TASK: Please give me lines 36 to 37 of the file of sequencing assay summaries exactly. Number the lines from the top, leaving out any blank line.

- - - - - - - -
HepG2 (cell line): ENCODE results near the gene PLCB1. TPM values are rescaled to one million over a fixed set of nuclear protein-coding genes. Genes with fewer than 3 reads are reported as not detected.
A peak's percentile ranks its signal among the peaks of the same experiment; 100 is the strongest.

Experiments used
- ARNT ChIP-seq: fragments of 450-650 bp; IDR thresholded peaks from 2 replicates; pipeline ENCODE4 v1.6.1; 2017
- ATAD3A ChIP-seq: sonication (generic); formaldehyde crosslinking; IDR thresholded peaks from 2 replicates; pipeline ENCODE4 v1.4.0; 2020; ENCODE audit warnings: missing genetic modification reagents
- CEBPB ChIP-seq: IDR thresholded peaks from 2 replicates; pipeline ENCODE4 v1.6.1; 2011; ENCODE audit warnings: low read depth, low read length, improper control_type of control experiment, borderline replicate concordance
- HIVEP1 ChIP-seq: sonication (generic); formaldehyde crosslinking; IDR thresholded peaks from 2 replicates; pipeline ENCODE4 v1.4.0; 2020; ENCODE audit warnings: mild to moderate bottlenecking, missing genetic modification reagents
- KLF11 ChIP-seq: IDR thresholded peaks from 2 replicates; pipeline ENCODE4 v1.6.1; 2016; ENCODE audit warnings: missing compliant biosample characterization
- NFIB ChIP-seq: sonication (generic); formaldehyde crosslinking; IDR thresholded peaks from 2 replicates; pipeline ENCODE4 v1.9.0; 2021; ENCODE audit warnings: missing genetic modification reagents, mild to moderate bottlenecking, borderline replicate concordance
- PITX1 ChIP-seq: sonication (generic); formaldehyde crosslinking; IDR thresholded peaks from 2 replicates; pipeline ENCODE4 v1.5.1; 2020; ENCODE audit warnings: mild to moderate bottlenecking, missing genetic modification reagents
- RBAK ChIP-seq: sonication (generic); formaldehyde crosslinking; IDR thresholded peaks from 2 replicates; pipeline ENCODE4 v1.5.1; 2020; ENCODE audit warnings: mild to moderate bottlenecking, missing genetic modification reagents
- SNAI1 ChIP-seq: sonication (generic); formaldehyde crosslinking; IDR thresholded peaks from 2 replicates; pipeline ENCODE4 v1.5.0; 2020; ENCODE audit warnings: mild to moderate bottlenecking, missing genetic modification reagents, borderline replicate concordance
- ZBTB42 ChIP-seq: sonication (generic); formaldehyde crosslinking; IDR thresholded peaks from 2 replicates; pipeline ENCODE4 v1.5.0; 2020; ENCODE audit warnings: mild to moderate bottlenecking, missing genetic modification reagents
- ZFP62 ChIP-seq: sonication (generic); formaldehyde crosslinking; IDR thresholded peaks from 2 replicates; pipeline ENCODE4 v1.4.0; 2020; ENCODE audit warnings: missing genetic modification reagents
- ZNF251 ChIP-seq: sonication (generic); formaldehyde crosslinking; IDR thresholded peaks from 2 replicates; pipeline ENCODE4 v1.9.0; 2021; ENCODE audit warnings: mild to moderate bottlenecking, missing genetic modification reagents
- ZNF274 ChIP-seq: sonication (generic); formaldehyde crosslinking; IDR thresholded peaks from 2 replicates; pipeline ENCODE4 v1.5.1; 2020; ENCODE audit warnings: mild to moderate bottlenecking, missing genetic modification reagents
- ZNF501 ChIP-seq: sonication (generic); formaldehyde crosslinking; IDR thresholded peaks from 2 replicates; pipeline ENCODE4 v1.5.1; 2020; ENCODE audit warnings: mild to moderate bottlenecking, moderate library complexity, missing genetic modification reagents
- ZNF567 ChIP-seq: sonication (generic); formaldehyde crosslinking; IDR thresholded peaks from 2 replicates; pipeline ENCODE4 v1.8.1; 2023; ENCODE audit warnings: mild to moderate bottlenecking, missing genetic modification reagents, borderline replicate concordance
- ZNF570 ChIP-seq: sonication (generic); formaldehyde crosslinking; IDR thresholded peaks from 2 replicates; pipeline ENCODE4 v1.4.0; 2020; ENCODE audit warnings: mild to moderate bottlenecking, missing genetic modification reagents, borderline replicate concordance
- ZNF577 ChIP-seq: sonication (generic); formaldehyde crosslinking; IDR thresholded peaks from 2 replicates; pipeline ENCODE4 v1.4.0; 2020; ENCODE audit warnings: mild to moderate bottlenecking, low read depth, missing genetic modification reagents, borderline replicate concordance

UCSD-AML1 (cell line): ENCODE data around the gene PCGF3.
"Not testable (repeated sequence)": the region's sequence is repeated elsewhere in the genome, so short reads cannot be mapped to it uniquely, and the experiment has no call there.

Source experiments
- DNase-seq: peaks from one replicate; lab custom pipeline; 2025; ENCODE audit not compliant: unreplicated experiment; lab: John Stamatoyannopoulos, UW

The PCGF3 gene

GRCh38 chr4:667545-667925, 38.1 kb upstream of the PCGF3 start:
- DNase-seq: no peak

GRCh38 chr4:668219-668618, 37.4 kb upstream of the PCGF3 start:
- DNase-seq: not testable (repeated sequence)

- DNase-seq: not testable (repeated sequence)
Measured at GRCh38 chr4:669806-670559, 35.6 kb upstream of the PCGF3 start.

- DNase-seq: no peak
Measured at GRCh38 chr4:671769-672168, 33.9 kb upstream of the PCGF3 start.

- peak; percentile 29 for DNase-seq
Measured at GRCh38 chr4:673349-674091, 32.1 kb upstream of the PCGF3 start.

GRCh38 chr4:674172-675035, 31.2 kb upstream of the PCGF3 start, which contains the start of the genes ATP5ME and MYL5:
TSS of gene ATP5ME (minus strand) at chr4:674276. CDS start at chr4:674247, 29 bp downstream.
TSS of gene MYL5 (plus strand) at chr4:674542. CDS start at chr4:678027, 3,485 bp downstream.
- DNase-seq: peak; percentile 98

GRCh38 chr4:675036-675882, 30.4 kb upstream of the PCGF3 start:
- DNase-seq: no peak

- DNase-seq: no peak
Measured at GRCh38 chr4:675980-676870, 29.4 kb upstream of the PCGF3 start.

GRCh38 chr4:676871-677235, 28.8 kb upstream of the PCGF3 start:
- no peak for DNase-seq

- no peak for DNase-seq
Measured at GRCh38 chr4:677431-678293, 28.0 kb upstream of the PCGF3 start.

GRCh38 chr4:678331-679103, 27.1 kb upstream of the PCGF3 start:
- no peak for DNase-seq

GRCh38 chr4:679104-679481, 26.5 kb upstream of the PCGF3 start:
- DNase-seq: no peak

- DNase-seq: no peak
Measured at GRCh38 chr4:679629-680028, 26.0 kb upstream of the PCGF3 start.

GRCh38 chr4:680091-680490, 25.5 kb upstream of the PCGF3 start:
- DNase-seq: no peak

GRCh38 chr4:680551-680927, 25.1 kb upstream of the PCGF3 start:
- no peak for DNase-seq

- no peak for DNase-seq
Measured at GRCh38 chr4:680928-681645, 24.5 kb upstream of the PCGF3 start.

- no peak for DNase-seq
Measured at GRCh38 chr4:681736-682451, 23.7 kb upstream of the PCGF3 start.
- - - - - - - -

GRCh38 chr4:674172-675035, 31.2 kb upstream of the PCGF3 start, which contains the start of the genes ATP5ME and MYL5:
TSS of gene ATP5ME (minus strand) at chr4:674276. CDS start at chr4:674247, 29 bp downstream.